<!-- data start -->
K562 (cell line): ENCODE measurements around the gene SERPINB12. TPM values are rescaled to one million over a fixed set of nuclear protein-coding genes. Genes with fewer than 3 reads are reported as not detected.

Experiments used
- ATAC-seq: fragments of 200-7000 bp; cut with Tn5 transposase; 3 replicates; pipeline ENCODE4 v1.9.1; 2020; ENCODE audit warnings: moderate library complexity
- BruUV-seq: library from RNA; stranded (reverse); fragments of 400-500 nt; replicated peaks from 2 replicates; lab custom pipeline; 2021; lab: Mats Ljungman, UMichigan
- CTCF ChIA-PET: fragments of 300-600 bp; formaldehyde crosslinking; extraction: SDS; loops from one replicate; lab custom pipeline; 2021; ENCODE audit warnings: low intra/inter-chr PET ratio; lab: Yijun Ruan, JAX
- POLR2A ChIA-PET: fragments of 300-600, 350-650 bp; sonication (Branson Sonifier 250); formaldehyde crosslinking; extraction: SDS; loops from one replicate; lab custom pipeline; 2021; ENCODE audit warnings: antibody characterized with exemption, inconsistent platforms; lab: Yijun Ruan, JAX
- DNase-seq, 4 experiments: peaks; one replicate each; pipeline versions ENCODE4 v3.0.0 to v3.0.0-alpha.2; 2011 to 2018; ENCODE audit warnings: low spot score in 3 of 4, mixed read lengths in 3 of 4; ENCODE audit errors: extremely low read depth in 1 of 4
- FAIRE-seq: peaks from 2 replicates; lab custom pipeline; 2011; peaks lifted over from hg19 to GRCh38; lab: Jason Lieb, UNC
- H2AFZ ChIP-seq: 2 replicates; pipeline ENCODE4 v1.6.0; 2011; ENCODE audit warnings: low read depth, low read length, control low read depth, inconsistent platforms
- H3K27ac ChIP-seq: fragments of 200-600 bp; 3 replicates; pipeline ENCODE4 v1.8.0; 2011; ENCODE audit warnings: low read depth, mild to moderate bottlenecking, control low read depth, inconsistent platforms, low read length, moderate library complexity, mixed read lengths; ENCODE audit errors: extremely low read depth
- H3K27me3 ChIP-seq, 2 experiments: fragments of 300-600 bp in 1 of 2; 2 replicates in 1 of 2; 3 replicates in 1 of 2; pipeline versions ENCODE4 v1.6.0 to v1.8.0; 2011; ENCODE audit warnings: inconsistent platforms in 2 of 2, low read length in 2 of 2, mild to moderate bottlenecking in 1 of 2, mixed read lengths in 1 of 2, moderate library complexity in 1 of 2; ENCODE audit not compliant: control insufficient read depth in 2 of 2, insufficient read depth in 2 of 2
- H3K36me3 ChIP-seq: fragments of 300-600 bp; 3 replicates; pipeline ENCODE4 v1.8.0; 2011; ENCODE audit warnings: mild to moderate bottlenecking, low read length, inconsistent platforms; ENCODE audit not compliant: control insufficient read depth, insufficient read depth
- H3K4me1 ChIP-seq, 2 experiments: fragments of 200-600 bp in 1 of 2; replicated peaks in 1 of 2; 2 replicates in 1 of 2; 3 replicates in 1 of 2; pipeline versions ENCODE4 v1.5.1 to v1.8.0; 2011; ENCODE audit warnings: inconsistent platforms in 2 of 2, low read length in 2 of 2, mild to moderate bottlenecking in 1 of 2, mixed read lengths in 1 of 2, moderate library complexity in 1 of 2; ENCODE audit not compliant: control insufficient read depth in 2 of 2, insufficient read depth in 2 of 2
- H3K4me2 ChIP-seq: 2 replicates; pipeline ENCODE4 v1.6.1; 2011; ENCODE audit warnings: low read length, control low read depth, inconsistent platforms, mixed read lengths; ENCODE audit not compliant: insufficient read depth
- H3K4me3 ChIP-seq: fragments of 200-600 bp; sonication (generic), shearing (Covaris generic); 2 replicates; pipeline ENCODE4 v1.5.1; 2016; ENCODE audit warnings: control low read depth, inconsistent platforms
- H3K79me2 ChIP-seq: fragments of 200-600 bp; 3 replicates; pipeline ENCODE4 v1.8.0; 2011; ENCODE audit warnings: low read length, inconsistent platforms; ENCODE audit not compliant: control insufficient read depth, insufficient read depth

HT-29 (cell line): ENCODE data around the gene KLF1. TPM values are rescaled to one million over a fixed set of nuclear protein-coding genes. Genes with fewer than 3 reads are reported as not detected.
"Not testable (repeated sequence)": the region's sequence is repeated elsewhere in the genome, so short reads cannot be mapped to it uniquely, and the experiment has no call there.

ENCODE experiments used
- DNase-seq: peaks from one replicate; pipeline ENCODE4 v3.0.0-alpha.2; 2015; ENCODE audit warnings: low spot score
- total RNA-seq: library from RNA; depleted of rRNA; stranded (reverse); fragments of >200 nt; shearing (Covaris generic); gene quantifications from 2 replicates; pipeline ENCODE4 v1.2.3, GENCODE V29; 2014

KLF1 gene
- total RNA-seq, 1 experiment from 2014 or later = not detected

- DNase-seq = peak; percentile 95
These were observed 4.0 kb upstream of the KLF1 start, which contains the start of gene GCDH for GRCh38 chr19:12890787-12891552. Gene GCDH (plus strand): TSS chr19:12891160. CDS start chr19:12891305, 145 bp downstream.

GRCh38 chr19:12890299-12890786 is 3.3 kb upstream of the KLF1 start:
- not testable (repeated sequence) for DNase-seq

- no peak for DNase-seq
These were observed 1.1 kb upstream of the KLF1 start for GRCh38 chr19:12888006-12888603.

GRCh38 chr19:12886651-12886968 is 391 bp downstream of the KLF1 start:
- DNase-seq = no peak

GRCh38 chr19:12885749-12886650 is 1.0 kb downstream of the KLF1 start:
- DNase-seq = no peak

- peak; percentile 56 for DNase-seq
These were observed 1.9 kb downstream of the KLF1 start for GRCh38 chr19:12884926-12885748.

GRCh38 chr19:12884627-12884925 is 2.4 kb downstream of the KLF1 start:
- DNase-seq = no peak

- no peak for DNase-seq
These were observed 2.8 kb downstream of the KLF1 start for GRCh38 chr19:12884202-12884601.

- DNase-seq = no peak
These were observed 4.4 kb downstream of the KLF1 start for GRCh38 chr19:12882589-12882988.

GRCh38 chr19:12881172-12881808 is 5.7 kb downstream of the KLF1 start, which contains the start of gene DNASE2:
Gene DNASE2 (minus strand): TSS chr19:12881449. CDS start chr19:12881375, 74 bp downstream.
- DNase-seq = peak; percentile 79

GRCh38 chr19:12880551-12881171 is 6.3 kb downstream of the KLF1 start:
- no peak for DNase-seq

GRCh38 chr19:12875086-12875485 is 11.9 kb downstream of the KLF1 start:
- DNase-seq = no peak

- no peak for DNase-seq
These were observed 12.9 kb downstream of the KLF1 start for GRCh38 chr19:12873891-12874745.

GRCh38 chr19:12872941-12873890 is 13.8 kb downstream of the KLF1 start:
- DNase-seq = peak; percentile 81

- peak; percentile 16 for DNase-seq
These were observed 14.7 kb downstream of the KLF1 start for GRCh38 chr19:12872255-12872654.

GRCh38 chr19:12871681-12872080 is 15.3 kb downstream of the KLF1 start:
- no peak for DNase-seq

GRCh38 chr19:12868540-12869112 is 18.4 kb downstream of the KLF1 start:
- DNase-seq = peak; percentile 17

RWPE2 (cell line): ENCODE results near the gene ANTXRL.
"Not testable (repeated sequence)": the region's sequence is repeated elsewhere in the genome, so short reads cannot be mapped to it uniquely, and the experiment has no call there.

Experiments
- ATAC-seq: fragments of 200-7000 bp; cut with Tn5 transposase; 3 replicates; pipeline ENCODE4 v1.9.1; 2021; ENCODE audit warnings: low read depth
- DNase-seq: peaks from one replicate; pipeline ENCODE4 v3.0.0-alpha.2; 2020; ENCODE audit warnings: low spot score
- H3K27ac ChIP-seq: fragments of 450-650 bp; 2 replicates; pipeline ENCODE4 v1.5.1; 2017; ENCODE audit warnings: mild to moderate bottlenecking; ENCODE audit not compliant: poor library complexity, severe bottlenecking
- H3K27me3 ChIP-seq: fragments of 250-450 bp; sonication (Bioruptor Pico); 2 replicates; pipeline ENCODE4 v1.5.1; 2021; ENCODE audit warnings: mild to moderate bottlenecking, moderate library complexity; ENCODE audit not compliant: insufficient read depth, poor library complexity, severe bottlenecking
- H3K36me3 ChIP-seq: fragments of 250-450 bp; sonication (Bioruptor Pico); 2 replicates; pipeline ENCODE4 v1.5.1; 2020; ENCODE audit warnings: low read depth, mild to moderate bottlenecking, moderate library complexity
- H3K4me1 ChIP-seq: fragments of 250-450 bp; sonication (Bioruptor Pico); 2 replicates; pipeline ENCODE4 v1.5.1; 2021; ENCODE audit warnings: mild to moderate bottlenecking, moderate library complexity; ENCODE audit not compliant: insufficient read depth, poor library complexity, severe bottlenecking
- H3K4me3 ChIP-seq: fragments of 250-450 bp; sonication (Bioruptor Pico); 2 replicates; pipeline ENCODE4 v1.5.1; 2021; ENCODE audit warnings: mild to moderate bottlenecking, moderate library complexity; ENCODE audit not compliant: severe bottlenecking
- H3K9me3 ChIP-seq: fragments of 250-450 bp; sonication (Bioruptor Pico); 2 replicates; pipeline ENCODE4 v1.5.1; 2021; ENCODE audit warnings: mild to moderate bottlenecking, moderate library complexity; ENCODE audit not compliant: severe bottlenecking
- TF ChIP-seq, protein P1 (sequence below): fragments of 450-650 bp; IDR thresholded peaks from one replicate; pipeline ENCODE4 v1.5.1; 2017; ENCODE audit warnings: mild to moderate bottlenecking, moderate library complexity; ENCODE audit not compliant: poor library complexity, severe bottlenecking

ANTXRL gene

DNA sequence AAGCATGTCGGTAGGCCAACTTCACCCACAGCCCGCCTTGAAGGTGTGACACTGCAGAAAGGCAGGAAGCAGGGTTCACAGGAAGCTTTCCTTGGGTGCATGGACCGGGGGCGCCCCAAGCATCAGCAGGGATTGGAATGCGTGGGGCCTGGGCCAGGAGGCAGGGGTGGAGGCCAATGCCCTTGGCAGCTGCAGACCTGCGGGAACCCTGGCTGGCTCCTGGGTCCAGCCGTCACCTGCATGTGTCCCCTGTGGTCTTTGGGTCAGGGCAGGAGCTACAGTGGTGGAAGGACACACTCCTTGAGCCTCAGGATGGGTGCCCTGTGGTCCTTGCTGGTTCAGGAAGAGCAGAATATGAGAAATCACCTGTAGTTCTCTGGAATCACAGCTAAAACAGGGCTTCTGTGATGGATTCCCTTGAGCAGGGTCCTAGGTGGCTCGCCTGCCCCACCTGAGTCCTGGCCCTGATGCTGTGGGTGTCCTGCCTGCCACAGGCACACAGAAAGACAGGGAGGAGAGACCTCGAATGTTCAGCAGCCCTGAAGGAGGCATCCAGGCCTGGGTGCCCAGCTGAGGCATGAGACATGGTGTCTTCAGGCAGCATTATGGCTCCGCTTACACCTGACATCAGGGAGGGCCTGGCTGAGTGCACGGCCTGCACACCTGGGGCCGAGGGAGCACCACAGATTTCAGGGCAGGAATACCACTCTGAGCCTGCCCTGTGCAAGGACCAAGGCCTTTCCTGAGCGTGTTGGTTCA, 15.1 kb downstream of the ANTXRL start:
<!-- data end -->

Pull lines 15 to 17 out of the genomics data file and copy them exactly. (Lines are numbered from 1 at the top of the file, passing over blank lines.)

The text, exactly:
- H3K4me3 ChIP-seq: fragments of 200-600 bp; sonication (generic), shearing (Covaris generic); 2 replicates; pipeline ENCODE4 v1.5.1; 2016; ENCODE audit warnings: control low read depth, inconsistent platforms
- H3K79me2 ChIP-seq: fragments of 200-600 bp; 3 replicates; pipeline ENCODE4 v1.8.0; 2011; ENCODE audit warnings: low read length, inconsistent platforms; ENCODE audit not compliant: control insufficient read depth, insufficient read depth

HT-29 (cell line): ENCODE data around the gene KLF1. TPM values are rescaled to one million over a fixed set of nuclear protein-coding genes. Genes with fewer than 3 reads are reported as not detected.